Tamara Finkelstein: ‘We need to get more ambitious on climate change’
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Tamara Finkelstein: ‘We need to get more ambitious on climate change’

The head of Defra is helping pave the way for a much greener future. We chat to her over Zoom about the impact of the pandemic, cutting emissions and international co-operation

Francine Wolfisz is the Features Editor for Jewish News.

Remember the heady days – almost Halcyon by comparison – when the country spent its time fretting only about Brexit, rather than a pandemic? Well Tamara Finkelstein does.

Just over a year ago, she was appointed permanent secretary of the Department for Environment, Food and Rural Affairs (Defra) and the European Union and the UK’s divorce from it were firmly on her mind.

Having previously served as director general for EU exit delivery, Finkelstein – sister to journalist and politician Daniel Finkelstein –  knew well that Brexit would mean a wodge of new laws for farming and fisheries, waste management, protecting wildlife and helping the UK meet its net zero emissions target by 2050. All areas that fell under Defra’s auspices.

But then along came the coronavirus.

“We were already expecting a very busy year, both domestically and internationally – but Covid was an additional pressure,” smiles Finkelstein from her north London home during a chat over Zoom.

“It’s certainly been challenging. We have had huge amounts to prepare for the transition and to engage in negotiations and Covid had a large impact on the way in which people could work. But everyone is very committed and passionate about what they do and they have found extraordinary ways to manage through it.”

Tamara Finkelstein

While the pandemic threw up unexpected obstacles, there were also some welcome surprises for Defra, namely the effect of lockdown on the environment and the climate.

A cull on globetrotting meant air and water systems were cleaner than they had been in decades. Venice’s usually murky waters became so clear that fish and other marine life could be seen, while in the UK, carbon emissions from the electricity system plunged by more than a third.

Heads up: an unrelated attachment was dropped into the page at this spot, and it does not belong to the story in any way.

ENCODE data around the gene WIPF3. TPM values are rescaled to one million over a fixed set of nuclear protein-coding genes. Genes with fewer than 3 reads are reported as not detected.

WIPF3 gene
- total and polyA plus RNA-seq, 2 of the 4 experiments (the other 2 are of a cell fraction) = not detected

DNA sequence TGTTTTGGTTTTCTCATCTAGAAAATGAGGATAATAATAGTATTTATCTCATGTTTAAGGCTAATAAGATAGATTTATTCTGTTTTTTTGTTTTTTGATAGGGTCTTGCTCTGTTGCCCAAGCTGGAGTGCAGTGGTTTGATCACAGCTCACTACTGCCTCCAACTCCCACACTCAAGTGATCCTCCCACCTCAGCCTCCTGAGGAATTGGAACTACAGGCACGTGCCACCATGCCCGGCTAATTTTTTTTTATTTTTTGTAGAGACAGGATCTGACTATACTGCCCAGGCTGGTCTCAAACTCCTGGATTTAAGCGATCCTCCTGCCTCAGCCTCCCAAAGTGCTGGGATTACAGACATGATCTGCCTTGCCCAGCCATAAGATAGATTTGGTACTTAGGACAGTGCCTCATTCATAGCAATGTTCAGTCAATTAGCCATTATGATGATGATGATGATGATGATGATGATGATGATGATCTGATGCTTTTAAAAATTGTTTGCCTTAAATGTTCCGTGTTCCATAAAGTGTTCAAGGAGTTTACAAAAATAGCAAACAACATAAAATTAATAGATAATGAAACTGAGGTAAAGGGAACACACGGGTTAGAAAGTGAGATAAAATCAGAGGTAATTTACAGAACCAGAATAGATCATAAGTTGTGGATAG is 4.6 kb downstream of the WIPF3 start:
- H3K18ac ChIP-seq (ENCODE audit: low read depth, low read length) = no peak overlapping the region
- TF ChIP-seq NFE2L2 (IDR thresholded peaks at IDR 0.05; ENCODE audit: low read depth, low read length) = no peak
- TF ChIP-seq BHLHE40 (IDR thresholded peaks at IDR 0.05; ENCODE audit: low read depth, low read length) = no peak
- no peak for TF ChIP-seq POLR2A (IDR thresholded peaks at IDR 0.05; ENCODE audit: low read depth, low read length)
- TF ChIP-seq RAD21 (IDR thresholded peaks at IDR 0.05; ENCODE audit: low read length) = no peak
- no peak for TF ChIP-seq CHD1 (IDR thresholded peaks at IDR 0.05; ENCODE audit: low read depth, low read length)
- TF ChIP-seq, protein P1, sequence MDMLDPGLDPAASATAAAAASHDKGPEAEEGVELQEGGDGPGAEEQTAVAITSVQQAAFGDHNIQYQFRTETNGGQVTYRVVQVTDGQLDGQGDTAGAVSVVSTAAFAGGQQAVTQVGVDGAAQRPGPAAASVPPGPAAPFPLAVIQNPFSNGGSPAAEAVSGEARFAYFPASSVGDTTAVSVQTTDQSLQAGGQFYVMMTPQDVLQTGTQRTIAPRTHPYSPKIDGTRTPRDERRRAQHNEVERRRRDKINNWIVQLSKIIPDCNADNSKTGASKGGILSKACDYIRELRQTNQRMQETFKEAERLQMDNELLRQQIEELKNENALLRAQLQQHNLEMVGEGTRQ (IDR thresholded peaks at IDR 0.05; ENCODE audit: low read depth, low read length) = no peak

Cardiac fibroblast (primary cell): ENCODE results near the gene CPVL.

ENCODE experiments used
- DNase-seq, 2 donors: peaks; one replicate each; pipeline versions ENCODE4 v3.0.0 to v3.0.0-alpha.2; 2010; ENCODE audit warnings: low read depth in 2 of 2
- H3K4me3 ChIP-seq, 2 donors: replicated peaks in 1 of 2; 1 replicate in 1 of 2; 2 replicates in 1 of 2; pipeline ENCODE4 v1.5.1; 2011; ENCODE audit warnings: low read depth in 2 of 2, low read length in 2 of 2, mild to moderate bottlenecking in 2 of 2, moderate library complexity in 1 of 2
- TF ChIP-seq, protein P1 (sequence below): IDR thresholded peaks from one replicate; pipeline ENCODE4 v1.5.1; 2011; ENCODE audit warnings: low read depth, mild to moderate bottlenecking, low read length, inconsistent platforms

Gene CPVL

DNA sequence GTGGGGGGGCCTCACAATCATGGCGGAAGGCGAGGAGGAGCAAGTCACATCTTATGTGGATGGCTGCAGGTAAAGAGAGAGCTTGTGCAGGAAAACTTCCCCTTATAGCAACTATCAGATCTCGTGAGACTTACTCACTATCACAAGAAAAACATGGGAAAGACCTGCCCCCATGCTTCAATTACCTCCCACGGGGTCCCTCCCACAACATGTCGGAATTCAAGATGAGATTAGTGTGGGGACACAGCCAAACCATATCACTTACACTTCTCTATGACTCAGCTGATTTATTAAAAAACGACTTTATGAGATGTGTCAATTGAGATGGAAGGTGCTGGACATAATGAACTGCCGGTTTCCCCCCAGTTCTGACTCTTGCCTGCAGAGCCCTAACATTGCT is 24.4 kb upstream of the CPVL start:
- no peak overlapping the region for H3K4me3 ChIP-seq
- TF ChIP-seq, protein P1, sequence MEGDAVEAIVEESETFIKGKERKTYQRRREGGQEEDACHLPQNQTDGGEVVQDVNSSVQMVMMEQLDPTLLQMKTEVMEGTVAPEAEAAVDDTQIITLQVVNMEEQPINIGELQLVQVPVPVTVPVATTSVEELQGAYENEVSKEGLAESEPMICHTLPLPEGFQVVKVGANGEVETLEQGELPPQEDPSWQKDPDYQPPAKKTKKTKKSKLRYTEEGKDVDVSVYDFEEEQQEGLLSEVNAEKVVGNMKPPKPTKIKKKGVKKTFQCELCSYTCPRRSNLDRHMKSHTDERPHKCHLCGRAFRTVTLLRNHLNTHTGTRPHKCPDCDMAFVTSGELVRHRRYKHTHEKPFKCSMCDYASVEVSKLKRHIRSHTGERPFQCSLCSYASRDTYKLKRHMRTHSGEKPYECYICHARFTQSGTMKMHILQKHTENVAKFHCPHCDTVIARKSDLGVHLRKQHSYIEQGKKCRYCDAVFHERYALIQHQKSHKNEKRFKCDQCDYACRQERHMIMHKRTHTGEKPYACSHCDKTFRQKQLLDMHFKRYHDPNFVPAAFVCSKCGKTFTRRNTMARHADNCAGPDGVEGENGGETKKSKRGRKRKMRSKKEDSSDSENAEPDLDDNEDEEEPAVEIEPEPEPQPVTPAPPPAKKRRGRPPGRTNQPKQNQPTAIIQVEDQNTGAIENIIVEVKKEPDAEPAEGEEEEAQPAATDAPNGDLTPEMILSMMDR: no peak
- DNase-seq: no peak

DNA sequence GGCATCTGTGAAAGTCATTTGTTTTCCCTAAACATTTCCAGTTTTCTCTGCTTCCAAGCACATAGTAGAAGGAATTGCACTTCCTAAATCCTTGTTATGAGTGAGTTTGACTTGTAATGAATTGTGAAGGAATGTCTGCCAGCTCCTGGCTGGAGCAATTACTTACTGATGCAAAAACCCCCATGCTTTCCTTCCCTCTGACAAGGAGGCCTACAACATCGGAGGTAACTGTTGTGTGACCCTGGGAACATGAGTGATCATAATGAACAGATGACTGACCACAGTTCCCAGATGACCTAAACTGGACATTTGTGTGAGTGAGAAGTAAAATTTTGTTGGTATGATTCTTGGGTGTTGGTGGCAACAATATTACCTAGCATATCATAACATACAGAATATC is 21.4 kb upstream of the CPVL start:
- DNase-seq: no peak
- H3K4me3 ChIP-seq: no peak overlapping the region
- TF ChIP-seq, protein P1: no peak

Lockdown also opened up people’s eyes to local parks, green spaces and woodlands that pre-pandemic had been simply overlooked.

Tamara Finkelstein

“We really noticed how much people increased their connection with the local environment and saw people who don’t usually access those spaces now using them,” enthuses Finkelstein, who has worked nearly 30 years in the civil service after graduating from Oxford, including a stint as private secretary while Gordon Brown served as Chancellor of the Exchequer. 

“Natural England, which is sponsored by Defra, found in a survey that there has been this massive shift in how people appreciate green spaces and the effect it has on our mental well-being. We were beginning to see that even before the pandemic.”

The former Haberdashers’ Aske’s student herself admits these past few months have been spent going on more walks and exploring her local area, as well as taking more interest in gardening.

“I’ve been growing raspberries and tomatoes – working from home has meant I’m actually around to water things properly!” she laughs.

Curating green fingers aside, this year was also supposed to be the UK’s turn to host COP26, a global United Nations summit on climate change. 

Now moved to next November in Glasgow, Defra is taking advantage of the additional months it has to prepare for “the biggest and most important conference” since 2015, when the landmark Paris Agreement was signed.

“The big thing will be getting people to up their ambition on climate change,” explains the dedicated 53-year-old civil servant. “We’ll be taking stock of goals set around reducing carbon emissions in Paris, as well as looking to secure commitment on protecting nature and improving biodiversity. We’ll also discuss adapting to the consequences of climate change, such as building flood defences.”

Hosting COP26 is a way of “recognising the UK’s commitment” and follows on from a raft of measures unveiled just this month under the government’s 10-point plan for a green industrial revolution. 

They include banning petrol and diesel cars by 2030, planting 30,000 hectares of trees every year, investment in green spaces, as well as pledges to quadruple offshore wind power and boost nuclear and hydrogen power.

The married mother-of-three is optimistic it can all be achieved and is proud of playing a role in what promises to be a much greener future.

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“One of the drivers of my career has also been about what are the things you can do to make some of the biggest differences to people,” she tells me, adding that such an impulse stems partly from her strong sense of Jewishness (she is a co-sponsor of the Civil Service Jewish Network), as well as growing up as the daughter of Holocaust survivors Ludwik and Mirjam Finkelstein. 

“Both my parents came here as refugees with challenging war experiences and felt this country gave them a home, freedom and opportunities, which they very much appreciated. It’s something that definitely underpins
my commitment to public service and helping to drive real outcomes.”

Such large changes inevitably start with even just small steps.

“Over the next few years, new legislation will start going through that will improve our water quality, air quality, biodiversity, farming subsidies and our use of resources. We are committed to net zero and planting trees.
All those things together really could start to make a very big difference.”

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